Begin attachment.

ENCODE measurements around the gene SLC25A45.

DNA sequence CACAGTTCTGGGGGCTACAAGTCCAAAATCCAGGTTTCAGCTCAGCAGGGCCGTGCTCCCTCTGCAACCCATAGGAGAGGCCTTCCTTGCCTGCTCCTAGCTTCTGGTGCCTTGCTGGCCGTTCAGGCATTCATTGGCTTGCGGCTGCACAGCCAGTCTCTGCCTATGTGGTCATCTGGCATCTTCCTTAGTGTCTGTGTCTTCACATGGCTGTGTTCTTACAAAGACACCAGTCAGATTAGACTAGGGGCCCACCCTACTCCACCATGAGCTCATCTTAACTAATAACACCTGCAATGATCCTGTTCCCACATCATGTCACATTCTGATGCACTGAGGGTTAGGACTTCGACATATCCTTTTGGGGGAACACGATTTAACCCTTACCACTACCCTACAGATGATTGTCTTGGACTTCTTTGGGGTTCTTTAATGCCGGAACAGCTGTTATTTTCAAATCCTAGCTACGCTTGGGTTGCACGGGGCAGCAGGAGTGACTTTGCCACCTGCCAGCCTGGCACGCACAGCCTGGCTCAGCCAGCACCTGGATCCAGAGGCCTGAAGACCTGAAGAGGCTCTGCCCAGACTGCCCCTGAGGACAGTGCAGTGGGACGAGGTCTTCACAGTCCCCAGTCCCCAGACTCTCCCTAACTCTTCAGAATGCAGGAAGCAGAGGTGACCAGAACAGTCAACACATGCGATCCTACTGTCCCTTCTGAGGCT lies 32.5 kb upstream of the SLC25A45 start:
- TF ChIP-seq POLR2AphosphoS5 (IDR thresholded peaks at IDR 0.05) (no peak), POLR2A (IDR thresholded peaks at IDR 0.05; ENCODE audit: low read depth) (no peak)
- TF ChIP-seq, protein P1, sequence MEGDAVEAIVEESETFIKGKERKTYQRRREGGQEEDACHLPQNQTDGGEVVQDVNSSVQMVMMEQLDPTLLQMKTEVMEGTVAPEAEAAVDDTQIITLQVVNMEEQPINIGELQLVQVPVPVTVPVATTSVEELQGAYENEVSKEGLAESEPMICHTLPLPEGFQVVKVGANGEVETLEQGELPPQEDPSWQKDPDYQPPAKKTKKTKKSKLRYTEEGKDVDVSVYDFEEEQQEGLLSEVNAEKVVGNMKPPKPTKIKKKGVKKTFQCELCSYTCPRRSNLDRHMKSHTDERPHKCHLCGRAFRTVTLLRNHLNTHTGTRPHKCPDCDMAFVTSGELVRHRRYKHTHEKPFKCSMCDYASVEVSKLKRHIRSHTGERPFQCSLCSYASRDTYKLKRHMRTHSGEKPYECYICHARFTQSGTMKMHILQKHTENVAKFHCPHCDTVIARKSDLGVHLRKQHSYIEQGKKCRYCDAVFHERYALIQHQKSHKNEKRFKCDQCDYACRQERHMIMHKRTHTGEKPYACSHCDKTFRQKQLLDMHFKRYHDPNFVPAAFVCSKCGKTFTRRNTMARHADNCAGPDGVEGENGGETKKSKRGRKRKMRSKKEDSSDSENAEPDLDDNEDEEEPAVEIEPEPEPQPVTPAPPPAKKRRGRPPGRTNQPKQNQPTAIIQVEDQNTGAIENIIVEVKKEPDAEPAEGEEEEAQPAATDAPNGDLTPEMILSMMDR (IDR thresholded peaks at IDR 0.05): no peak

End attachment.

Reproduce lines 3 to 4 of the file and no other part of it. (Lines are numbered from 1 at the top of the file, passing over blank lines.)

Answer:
- TF ChIP-seq POLR2AphosphoS5 (IDR thresholded peaks at IDR 0.05) (no peak), POLR2A (IDR thresholded peaks at IDR 0.05; ENCODE audit: low read depth) (no peak)
- TF ChIP-seq, protein P1, sequence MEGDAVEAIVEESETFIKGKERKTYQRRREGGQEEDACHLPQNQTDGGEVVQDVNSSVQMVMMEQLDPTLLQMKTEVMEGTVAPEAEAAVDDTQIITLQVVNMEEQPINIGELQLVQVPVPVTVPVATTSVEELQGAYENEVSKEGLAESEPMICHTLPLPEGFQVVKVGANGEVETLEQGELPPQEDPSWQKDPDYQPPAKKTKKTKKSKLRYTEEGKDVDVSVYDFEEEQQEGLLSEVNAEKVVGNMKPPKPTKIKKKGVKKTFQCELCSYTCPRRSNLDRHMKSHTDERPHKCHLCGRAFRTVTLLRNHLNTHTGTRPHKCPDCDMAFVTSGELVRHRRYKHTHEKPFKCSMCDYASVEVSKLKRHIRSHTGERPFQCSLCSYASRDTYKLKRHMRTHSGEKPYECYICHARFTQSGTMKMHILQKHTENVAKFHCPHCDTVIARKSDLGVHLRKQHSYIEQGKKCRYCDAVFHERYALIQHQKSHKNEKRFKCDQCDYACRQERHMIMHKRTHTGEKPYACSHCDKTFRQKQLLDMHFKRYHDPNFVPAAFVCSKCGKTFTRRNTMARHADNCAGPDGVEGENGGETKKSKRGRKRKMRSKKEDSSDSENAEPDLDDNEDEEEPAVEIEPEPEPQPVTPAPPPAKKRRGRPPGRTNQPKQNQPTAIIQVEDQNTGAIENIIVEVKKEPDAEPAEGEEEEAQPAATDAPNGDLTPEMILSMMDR (IDR thresholded peaks at IDR 0.05): no peak